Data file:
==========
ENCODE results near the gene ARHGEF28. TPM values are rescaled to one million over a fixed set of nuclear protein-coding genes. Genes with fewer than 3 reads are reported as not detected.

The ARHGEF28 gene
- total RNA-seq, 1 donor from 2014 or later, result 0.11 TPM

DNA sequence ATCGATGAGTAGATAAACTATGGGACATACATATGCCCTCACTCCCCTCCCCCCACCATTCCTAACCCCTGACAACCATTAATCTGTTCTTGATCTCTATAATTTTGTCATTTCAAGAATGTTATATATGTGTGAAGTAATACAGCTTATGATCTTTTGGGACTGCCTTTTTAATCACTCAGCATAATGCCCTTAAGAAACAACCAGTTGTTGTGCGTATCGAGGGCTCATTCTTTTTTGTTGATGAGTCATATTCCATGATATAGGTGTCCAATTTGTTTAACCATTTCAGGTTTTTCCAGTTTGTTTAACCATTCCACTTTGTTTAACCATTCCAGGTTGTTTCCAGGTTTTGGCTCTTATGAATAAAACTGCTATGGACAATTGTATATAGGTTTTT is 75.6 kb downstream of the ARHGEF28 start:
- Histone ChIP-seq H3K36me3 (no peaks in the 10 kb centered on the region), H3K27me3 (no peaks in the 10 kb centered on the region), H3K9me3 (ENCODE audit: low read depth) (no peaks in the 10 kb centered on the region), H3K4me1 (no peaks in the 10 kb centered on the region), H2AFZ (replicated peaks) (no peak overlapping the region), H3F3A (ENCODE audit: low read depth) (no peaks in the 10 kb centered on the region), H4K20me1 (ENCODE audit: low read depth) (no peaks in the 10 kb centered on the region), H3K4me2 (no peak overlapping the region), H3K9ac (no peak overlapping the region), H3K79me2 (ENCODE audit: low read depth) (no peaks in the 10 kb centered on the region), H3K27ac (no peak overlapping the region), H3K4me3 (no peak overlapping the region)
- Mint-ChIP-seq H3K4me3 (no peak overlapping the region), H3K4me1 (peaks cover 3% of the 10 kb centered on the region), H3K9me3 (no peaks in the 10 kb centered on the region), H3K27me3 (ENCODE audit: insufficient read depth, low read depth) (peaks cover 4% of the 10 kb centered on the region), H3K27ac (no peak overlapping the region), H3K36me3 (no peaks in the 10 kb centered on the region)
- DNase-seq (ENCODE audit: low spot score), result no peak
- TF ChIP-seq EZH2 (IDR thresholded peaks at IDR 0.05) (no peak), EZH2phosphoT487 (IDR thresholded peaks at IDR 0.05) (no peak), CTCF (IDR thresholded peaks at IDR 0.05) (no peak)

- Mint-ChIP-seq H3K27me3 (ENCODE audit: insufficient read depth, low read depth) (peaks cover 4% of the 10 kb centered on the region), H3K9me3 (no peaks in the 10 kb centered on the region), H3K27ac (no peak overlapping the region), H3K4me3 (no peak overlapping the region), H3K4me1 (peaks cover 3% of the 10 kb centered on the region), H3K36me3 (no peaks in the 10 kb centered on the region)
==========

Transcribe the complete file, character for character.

ENCODE results near the gene ARHGEF28. TPM values are rescaled to one million over a fixed set of nuclear protein-coding genes. Genes with fewer than 3 reads are reported as not detected.

The ARHGEF28 gene
- total RNA-seq, 1 donor from 2014 or later, result 0.11 TPM

DNA sequence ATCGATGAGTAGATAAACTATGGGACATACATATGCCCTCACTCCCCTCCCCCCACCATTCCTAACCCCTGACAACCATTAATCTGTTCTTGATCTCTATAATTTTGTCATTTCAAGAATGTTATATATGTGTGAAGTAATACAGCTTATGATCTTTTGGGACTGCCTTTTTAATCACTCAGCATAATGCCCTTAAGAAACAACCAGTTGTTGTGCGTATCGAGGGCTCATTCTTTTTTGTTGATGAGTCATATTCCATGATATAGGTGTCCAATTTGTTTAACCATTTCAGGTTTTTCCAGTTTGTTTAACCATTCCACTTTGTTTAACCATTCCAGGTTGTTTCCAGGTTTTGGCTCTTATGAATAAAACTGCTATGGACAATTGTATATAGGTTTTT is 75.6 kb downstream of the ARHGEF28 start:
- Histone ChIP-seq H3K36me3 (no peaks in the 10 kb centered on the region), H3K27me3 (no peaks in the 10 kb centered on the region), H3K9me3 (ENCODE audit: low read depth) (no peaks in the 10 kb centered on the region), H3K4me1 (no peaks in the 10 kb centered on the region), H2AFZ (replicated peaks) (no peak overlapping the region), H3F3A (ENCODE audit: low read depth) (no peaks in the 10 kb centered on the region), H4K20me1 (ENCODE audit: low read depth) (no peaks in the 10 kb centered on the region), H3K4me2 (no peak overlapping the region), H3K9ac (no peak overlapping the region), H3K79me2 (ENCODE audit: low read depth) (no peaks in the 10 kb centered on the region), H3K27ac (no peak overlapping the region), H3K4me3 (no peak overlapping the region)
- Mint-ChIP-seq H3K4me3 (no peak overlapping the region), H3K4me1 (peaks cover 3% of the 10 kb centered on the region), H3K9me3 (no peaks in the 10 kb centered on the region), H3K27me3 (ENCODE audit: insufficient read depth, low read depth) (peaks cover 4% of the 10 kb centered on the region), H3K27ac (no peak overlapping the region), H3K36me3 (no peaks in the 10 kb centered on the region)
- DNase-seq (ENCODE audit: low spot score), result no peak
- TF ChIP-seq EZH2 (IDR thresholded peaks at IDR 0.05) (no peak), EZH2phosphoT487 (IDR thresholded peaks at IDR 0.05) (no peak), CTCF (IDR thresholded peaks at IDR 0.05) (no peak)

- Mint-ChIP-seq H3K27me3 (ENCODE audit: insufficient read depth, low read depth) (peaks cover 4% of the 10 kb centered on the region), H3K9me3 (no peaks in the 10 kb centered on the region), H3K27ac (no peak overlapping the region), H3K4me3 (no peak overlapping the region), H3K4me1 (peaks cover 3% of the 10 kb centered on the region), H3K36me3 (no peaks in the 10 kb centered on the region)